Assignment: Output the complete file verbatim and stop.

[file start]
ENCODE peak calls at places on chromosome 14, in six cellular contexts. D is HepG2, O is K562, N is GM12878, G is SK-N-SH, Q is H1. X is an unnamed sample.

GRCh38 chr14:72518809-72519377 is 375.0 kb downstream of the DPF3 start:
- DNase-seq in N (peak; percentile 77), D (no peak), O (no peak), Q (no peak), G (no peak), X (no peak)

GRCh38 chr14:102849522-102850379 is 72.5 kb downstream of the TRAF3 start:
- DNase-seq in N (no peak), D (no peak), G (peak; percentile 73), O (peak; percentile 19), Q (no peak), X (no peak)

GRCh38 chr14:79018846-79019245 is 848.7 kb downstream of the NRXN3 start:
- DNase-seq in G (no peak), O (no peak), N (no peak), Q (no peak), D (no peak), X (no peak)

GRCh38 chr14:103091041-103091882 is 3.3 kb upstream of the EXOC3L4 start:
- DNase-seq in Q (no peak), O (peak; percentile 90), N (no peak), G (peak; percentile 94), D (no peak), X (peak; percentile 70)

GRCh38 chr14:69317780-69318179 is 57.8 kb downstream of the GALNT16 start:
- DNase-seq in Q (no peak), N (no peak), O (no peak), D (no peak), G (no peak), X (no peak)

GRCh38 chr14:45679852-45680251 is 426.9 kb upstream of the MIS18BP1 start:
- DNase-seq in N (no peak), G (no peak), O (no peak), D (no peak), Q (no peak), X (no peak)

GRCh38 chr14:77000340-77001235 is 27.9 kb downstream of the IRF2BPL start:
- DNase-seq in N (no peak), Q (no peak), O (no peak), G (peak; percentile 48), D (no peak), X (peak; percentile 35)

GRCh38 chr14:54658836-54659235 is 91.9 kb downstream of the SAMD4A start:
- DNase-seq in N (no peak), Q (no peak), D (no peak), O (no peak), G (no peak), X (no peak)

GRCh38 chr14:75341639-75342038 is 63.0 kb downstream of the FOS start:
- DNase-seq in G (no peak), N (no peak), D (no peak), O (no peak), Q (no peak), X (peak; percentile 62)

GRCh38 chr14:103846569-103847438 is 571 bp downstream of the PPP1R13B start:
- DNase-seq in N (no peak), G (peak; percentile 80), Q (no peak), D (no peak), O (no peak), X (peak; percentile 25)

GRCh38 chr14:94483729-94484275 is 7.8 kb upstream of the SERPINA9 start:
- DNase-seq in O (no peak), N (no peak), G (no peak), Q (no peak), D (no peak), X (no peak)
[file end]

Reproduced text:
ENCODE peak calls at places on chromosome 14, in six cellular contexts. D is HepG2, O is K562, N is GM12878, G is SK-N-SH, Q is H1. X is an unnamed sample.

GRCh38 chr14:72518809-72519377 is 375.0 kb downstream of the DPF3 start:
- DNase-seq in N (peak; percentile 77), D (no peak), O (no peak), Q (no peak), G (no peak), X (no peak)

GRCh38 chr14:102849522-102850379 is 72.5 kb downstream of the TRAF3 start:
- DNase-seq in N (no peak), D (no peak), G (peak; percentile 73), O (peak; percentile 19), Q (no peak), X (no peak)

GRCh38 chr14:79018846-79019245 is 848.7 kb downstream of the NRXN3 start:
- DNase-seq in G (no peak), O (no peak), N (no peak), Q (no peak), D (no peak), X (no peak)

GRCh38 chr14:103091041-103091882 is 3.3 kb upstream of the EXOC3L4 start:
- DNase-seq in Q (no peak), O (peak; percentile 90), N (no peak), G (peak; percentile 94), D (no peak), X (peak; percentile 70)

GRCh38 chr14:69317780-69318179 is 57.8 kb downstream of the GALNT16 start:
- DNase-seq in Q (no peak), N (no peak), O (no peak), D (no peak), G (no peak), X (no peak)

GRCh38 chr14:45679852-45680251 is 426.9 kb upstream of the MIS18BP1 start:
- DNase-seq in N (no peak), G (no peak), O (no peak), D (no peak), Q (no peak), X (no peak)

GRCh38 chr14:77000340-77001235 is 27.9 kb downstream of the IRF2BPL start:
- DNase-seq in N (no peak), Q (no peak), O (no peak), G (peak; percentile 48), D (no peak), X (peak; percentile 35)

GRCh38 chr14:54658836-54659235 is 91.9 kb downstream of the SAMD4A start:
- DNase-seq in N (no peak), Q (no peak), D (no peak), O (no peak), G (no peak), X (no peak)

GRCh38 chr14:75341639-75342038 is 63.0 kb downstream of the FOS start:
- DNase-seq in G (no peak), N (no peak), D (no peak), O (no peak), Q (no peak), X (peak; percentile 62)

GRCh38 chr14:103846569-103847438 is 571 bp downstream of the PPP1R13B start:
- DNase-seq in N (no peak), G (peak; percentile 80), Q (no peak), D (no peak), O (no peak), X (peak; percentile 25)

GRCh38 chr14:94483729-94484275 is 7.8 kb upstream of the SERPINA9 start:
- DNase-seq in O (no peak), N (no peak), G (no peak), Q (no peak), D (no peak), X (no peak)